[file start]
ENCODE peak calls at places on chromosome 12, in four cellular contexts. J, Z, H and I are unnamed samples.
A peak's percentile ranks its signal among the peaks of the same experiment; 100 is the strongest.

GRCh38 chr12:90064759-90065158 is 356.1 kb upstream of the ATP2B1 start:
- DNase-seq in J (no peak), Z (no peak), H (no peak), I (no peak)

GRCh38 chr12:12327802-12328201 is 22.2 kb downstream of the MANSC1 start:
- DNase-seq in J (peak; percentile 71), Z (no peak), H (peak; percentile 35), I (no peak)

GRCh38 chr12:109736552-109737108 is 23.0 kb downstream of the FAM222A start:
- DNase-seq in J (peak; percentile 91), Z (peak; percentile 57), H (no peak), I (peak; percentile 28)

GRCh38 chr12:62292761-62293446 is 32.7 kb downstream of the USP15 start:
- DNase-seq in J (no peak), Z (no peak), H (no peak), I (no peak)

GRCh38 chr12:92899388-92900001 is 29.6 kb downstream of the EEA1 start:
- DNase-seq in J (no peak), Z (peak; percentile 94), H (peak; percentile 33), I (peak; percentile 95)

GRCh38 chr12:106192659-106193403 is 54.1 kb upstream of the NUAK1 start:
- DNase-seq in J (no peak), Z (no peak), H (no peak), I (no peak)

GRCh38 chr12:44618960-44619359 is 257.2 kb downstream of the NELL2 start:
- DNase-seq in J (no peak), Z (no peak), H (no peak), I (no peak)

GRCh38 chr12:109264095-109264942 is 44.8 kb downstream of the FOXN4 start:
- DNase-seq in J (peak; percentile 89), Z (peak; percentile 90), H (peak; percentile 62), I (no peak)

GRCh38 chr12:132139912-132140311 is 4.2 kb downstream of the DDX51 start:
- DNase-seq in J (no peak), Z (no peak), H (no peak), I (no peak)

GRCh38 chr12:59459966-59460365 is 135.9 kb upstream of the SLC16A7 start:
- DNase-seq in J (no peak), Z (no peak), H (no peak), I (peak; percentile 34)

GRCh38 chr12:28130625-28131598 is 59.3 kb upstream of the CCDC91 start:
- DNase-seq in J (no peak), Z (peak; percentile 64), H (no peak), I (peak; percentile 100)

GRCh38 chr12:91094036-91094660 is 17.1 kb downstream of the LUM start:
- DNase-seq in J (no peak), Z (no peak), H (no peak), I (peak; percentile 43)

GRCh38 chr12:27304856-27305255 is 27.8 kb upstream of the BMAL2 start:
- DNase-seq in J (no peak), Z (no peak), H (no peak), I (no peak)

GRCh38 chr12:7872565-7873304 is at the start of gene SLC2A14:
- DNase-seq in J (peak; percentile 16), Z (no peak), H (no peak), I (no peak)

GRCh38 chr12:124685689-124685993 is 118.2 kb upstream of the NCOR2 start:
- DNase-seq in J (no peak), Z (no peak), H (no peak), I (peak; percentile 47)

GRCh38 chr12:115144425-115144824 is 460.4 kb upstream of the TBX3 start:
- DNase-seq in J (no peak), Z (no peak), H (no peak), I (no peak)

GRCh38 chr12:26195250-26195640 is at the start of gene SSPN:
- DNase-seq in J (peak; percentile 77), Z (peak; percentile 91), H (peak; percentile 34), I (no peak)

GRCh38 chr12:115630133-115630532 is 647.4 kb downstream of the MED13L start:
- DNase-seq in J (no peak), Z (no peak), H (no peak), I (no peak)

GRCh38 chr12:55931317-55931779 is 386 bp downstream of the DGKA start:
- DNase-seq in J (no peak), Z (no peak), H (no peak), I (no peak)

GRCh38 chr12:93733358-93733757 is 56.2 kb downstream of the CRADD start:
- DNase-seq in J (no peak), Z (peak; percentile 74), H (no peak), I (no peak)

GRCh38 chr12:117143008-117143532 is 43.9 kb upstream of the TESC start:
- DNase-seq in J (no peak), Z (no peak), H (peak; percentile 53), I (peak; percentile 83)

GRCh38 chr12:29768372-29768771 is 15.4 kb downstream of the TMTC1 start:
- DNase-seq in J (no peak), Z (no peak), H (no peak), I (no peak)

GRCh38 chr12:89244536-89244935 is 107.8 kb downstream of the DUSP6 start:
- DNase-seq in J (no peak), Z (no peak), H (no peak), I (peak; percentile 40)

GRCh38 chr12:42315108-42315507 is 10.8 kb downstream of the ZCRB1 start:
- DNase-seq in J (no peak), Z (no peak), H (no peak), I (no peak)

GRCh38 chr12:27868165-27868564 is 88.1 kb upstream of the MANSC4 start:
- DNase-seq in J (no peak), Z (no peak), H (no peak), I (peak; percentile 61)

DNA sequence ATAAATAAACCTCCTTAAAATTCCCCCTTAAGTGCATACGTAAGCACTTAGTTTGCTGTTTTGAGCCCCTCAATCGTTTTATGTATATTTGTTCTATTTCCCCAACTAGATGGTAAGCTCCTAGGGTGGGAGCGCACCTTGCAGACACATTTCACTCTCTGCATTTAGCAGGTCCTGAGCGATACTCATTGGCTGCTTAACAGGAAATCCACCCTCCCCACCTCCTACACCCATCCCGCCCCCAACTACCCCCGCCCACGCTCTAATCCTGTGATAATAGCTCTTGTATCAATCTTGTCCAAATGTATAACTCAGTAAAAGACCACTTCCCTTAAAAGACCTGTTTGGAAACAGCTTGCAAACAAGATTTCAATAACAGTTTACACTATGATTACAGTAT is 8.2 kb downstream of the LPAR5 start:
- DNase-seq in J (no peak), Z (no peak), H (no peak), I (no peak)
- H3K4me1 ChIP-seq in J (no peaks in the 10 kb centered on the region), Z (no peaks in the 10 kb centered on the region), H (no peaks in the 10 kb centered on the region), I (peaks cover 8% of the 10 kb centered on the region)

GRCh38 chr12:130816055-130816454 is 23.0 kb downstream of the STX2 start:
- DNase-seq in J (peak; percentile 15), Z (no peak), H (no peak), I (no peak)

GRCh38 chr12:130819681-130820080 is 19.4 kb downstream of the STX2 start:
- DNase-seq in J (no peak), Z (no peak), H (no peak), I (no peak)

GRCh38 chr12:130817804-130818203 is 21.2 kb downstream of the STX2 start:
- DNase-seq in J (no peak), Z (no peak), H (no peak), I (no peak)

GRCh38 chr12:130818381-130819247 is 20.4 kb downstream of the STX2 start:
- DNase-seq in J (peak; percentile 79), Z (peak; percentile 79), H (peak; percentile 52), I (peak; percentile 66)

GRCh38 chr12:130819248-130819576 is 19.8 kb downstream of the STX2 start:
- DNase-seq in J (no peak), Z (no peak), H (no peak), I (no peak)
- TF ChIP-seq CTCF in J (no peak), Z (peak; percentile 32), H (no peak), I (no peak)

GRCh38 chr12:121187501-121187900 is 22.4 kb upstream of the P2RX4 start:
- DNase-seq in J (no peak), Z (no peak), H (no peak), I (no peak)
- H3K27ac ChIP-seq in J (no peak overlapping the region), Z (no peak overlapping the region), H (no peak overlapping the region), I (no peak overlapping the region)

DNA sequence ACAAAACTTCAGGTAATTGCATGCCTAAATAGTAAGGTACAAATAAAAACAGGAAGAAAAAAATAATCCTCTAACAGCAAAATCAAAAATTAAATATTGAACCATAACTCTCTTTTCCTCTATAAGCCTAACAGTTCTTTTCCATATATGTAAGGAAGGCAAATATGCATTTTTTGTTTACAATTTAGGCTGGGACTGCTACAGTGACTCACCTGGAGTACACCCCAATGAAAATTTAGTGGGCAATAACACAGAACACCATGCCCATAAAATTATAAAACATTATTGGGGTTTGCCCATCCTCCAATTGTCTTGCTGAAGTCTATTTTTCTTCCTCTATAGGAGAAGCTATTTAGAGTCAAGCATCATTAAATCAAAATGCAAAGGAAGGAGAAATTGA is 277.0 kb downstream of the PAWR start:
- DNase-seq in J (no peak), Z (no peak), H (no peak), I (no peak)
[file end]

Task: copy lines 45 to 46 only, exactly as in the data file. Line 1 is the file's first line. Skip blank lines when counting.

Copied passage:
GRCh38 chr12:29768372-29768771 is 15.4 kb downstream of the TMTC1 start:
- DNase-seq in J (no peak), Z (no peak), H (no peak), I (no peak)